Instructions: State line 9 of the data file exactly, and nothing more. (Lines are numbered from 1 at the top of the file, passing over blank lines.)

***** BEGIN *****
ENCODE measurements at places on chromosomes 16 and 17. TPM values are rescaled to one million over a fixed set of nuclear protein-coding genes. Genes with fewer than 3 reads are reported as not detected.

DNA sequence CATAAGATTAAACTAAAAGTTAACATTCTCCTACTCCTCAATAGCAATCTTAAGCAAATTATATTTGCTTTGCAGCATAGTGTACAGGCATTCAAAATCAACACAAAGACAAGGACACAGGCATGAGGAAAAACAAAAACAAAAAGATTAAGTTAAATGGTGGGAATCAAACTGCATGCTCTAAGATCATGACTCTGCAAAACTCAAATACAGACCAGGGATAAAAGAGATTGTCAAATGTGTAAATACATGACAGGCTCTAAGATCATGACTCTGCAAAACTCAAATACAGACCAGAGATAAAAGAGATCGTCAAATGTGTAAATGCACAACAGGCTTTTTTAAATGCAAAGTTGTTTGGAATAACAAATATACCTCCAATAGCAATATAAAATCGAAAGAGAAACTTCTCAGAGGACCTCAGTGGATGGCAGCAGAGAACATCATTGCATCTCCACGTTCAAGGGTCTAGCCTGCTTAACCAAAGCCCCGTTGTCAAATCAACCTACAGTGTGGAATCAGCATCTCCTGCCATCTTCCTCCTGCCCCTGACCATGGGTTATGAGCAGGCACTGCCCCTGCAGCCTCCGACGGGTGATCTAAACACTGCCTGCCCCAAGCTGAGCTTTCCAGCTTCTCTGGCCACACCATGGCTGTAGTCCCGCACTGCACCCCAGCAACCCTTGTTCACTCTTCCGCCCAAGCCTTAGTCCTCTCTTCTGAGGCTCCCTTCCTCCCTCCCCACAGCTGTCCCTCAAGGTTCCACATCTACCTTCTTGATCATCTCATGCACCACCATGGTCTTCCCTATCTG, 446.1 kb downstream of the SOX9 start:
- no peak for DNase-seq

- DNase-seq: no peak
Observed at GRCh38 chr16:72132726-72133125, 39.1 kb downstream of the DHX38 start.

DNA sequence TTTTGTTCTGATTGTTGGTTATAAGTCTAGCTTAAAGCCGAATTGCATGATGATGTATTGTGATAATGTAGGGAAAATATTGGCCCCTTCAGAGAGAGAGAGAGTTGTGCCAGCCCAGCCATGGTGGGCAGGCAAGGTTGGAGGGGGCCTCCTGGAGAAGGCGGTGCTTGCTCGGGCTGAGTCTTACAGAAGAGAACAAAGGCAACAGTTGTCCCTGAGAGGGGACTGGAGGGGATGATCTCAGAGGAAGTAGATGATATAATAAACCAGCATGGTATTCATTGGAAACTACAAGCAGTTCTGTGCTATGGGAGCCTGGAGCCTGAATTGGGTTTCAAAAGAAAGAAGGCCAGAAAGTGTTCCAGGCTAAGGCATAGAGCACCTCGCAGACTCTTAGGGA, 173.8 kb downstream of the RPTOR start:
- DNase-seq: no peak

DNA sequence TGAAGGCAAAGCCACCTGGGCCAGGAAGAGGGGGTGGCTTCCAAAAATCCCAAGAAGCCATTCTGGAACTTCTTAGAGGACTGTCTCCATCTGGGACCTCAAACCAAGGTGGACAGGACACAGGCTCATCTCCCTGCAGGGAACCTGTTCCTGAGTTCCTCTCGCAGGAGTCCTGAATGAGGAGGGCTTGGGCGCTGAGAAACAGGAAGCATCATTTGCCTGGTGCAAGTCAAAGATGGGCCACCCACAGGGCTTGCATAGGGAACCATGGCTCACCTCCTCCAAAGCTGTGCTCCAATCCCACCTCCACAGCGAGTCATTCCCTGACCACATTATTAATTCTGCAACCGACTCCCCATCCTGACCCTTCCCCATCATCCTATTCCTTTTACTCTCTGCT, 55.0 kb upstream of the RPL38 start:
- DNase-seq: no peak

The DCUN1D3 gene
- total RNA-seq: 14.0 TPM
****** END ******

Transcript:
- DNase-seq: no peak